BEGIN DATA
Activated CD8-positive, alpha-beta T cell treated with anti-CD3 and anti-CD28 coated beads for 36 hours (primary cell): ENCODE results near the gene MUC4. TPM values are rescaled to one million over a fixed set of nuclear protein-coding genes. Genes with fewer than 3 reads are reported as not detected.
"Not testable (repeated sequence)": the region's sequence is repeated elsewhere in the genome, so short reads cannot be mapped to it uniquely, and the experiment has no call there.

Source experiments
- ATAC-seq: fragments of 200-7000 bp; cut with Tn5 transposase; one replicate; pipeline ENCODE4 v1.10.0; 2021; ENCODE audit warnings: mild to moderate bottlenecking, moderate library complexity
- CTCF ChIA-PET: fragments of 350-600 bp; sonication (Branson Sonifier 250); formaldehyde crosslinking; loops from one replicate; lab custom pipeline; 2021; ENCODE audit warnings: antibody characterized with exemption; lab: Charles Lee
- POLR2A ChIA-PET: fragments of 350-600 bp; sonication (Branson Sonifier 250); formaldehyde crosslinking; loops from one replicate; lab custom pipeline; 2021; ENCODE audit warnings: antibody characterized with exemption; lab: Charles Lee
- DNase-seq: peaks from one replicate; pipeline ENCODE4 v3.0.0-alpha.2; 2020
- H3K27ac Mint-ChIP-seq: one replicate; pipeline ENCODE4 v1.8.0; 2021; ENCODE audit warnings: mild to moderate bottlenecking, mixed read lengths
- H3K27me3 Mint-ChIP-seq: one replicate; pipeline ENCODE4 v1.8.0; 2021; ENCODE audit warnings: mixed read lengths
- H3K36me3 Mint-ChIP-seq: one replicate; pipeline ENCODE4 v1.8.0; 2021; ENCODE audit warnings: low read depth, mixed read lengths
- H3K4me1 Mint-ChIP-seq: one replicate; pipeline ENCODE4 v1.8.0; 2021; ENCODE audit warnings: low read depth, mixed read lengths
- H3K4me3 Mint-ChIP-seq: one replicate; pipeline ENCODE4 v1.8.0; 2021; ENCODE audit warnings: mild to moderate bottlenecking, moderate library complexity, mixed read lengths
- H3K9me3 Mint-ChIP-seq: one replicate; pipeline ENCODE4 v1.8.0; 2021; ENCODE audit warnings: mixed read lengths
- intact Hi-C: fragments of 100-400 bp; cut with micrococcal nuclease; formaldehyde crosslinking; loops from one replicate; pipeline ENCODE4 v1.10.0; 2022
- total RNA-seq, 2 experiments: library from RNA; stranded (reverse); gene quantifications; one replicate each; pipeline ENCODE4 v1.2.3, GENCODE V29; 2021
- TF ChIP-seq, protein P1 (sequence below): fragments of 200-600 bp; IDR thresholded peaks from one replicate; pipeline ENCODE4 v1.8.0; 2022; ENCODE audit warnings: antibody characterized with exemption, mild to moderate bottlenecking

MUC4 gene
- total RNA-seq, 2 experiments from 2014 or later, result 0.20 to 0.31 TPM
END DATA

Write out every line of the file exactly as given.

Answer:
Activated CD8-positive, alpha-beta T cell treated with anti-CD3 and anti-CD28 coated beads for 36 hours (primary cell): ENCODE results near the gene MUC4. TPM values are rescaled to one million over a fixed set of nuclear protein-coding genes. Genes with fewer than 3 reads are reported as not detected.
"Not testable (repeated sequence)": the region's sequence is repeated elsewhere in the genome, so short reads cannot be mapped to it uniquely, and the experiment has no call there.

Source experiments
- ATAC-seq: fragments of 200-7000 bp; cut with Tn5 transposase; one replicate; pipeline ENCODE4 v1.10.0; 2021; ENCODE audit warnings: mild to moderate bottlenecking, moderate library complexity
- CTCF ChIA-PET: fragments of 350-600 bp; sonication (Branson Sonifier 250); formaldehyde crosslinking; loops from one replicate; lab custom pipeline; 2021; ENCODE audit warnings: antibody characterized with exemption; lab: Charles Lee
- POLR2A ChIA-PET: fragments of 350-600 bp; sonication (Branson Sonifier 250); formaldehyde crosslinking; loops from one replicate; lab custom pipeline; 2021; ENCODE audit warnings: antibody characterized with exemption; lab: Charles Lee
- DNase-seq: peaks from one replicate; pipeline ENCODE4 v3.0.0-alpha.2; 2020
- H3K27ac Mint-ChIP-seq: one replicate; pipeline ENCODE4 v1.8.0; 2021; ENCODE audit warnings: mild to moderate bottlenecking, mixed read lengths
- H3K27me3 Mint-ChIP-seq: one replicate; pipeline ENCODE4 v1.8.0; 2021; ENCODE audit warnings: mixed read lengths
- H3K36me3 Mint-ChIP-seq: one replicate; pipeline ENCODE4 v1.8.0; 2021; ENCODE audit warnings: low read depth, mixed read lengths
- H3K4me1 Mint-ChIP-seq: one replicate; pipeline ENCODE4 v1.8.0; 2021; ENCODE audit warnings: low read depth, mixed read lengths
- H3K4me3 Mint-ChIP-seq: one replicate; pipeline ENCODE4 v1.8.0; 2021; ENCODE audit warnings: mild to moderate bottlenecking, moderate library complexity, mixed read lengths
- H3K9me3 Mint-ChIP-seq: one replicate; pipeline ENCODE4 v1.8.0; 2021; ENCODE audit warnings: mixed read lengths
- intact Hi-C: fragments of 100-400 bp; cut with micrococcal nuclease; formaldehyde crosslinking; loops from one replicate; pipeline ENCODE4 v1.10.0; 2022
- total RNA-seq, 2 experiments: library from RNA; stranded (reverse); gene quantifications; one replicate each; pipeline ENCODE4 v1.2.3, GENCODE V29; 2021
- TF ChIP-seq, protein P1 (sequence below): fragments of 200-600 bp; IDR thresholded peaks from one replicate; pipeline ENCODE4 v1.8.0; 2022; ENCODE audit warnings: antibody characterized with exemption, mild to moderate bottlenecking

MUC4 gene
- total RNA-seq, 2 experiments from 2014 or later, result 0.20 to 0.31 TPM